Transition from the Military to Civilian Work Force

Posted: May 17, 2013 in Career, SQLServerPedia Syndication

I was at SQL Saturday in Phoenix last week and had a number of sidebar discussions with a solider that is transferring out of the Army lifestyle and over to the civilian world. This is a transition that I have done before, and I recall it well. I have not thought about it much over the last 15 years or so, but I do recall the nervousness that I had when I made the jump from the Marine Corps to the workforce as I know it today. When I made the transition I was lucky enough to have the opportunity to take a class my last week in the corps to help me with the many changes I was about to experience. I debated not taking the class because I didn’t think it was going to be that different, but I sure am glad I did. So as I reflect on this experience I thought I would share a few tips that might make it a bit easier. If you have any that you think would fit well send them over to me and I will see what I can do to add them to the list.

  1. Stay away from acronyms on your resume – There is a good chance that when someone is reviewing your resume that they did not serve in the military. With this being a fact, consider how many terms you use on a day to day basis that you consider normal knowledge. If someone is vetting your resume and does not understand all the terms you are using they may disqualify you simply because they don’t understand what you are trying to relay. My tip here is find a friend or a relative who does not know the military life and have them review your resume, if you use terms such as MOS or OD duty chances are they will catch it and help you explain more.
  2. Chain of command – This was a difficult one for me. The chain of command is pretty simple to understand; even people in the civilian world use it. However, in the military I was taught that anything and everything in your life was important to your chain of command. In a time of high stress such as a situation where you are in battle and bullets are being fired at you this is completely understandable. Assume you are in a fighting position, and one of your troops had a pretty serious breakup via a “Dear John” letter. This is something you would want to know, but in the civilian world many supervisors get a little creped out when they know so much about you.
  3. Your opinion – Many think that the military is a group of young people that are trained to not have and opinion. When the commanding officer says take that hill, he does not need to hear a bunch of people arguing about the right way to do it, or if you should even try to do it. Granted, these discussions on the best way may arise. In the civilian world, most employers want to know if you think that something is not being done in the best way. The secret here is understanding the line between open discussions on the best way to do things and just doing them with no opinion at all. With that being said, it is still critical to know that as a solider you don’t always know all the information that is relevant, in the civilian world that is the often the case as well.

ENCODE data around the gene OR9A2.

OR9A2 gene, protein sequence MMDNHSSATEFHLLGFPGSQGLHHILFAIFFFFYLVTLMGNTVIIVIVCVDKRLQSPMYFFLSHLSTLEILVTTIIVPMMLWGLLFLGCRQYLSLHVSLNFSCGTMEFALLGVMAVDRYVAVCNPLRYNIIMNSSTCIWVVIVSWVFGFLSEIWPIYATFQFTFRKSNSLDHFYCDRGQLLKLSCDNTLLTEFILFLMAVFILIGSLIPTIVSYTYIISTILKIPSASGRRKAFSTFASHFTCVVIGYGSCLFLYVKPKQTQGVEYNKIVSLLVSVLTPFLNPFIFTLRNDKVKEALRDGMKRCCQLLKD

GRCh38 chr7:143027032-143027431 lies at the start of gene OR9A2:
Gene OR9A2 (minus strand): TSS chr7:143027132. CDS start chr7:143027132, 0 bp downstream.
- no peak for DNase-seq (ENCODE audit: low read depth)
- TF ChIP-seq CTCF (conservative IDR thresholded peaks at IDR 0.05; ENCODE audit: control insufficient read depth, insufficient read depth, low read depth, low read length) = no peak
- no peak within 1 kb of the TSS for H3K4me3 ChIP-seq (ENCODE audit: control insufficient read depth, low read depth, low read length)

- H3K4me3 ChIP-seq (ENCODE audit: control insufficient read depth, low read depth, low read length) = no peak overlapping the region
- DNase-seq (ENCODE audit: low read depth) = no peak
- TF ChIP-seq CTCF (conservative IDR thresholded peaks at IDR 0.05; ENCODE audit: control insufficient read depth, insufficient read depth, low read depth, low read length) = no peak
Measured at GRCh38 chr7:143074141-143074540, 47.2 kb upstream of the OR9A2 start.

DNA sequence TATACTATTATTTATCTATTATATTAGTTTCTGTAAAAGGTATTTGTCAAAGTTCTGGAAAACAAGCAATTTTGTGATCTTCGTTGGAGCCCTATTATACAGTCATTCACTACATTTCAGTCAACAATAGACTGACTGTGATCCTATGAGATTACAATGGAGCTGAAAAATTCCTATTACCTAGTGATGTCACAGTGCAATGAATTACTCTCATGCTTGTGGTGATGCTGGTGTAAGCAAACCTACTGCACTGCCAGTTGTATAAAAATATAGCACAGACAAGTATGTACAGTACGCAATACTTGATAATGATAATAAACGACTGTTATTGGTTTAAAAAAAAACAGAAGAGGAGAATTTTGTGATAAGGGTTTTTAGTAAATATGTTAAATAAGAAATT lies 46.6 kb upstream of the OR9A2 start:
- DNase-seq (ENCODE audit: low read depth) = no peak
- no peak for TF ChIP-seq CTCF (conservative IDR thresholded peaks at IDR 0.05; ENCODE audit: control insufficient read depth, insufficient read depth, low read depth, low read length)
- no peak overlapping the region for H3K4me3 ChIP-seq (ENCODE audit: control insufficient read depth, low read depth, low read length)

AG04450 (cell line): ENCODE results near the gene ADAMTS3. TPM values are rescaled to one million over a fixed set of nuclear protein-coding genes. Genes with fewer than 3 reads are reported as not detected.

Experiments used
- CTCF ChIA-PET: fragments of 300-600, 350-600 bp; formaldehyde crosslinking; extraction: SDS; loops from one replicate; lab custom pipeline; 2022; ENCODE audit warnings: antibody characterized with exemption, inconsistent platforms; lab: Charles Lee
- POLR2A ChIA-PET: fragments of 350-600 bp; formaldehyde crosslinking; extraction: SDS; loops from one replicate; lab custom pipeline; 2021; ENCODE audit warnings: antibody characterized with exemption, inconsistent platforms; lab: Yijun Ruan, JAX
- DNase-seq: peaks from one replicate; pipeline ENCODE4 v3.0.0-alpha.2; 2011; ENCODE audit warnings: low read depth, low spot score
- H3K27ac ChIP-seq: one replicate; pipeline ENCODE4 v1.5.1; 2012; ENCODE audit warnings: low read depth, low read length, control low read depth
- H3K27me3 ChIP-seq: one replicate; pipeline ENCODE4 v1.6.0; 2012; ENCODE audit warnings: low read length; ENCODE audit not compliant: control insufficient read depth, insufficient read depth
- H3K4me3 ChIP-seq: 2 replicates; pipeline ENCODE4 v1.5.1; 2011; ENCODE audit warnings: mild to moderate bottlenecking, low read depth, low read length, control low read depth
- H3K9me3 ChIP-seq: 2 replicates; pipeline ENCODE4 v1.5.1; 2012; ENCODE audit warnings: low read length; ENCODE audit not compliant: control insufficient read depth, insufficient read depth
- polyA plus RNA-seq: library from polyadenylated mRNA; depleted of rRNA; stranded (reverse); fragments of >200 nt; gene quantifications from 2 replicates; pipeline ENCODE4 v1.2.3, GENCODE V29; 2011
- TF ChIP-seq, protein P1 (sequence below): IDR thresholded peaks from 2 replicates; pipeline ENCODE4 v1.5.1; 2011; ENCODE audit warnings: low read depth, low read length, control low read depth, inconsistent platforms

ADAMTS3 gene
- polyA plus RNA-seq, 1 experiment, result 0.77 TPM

4. Networking – In the military if you wanted to get the best equipment it never hurt to know someone in the supply area, well it’s true in the civilian world as well. Who you know can help you, use your contacts well, and as you make the transition understand you need to make as many contacts as you can.
  5. YES SIR – A few years ago I had interviewed someone who was coming out of the Navy, when I talked with him the answer to everything was “Yes Sir“. When the candidate spoke it was not a yell, nor a bark but very direct. It is not critical to speak in such a formal way, however respect should always be paid.
  6. Volunteer – I have heard the joke more times than I care to count, in the military you become a volunteer when everyone else steps back faster than you. I was told many times before boot camp that you should never volunteer for anything. In the civilian world, I cannot stress enough how important it is. Not only do you have the opportunity to stand out, but you have a chance to learn something new. Be the person your boss knows they can go to when the need to get something done. Be the person they can count on, the type of person you want on your team.

 

 

Comments
  1. John Hurley says:

    Pay range is generally better on the Oracle side ( eventually ) and ( eventually ) using a spell checker if typing rapidly is also recommended … good luck!

  2. Chris Yates says:

    Coming from a military family I can relate as I have seen family members do the same transition you have spoken of. I think you have summed it up well.

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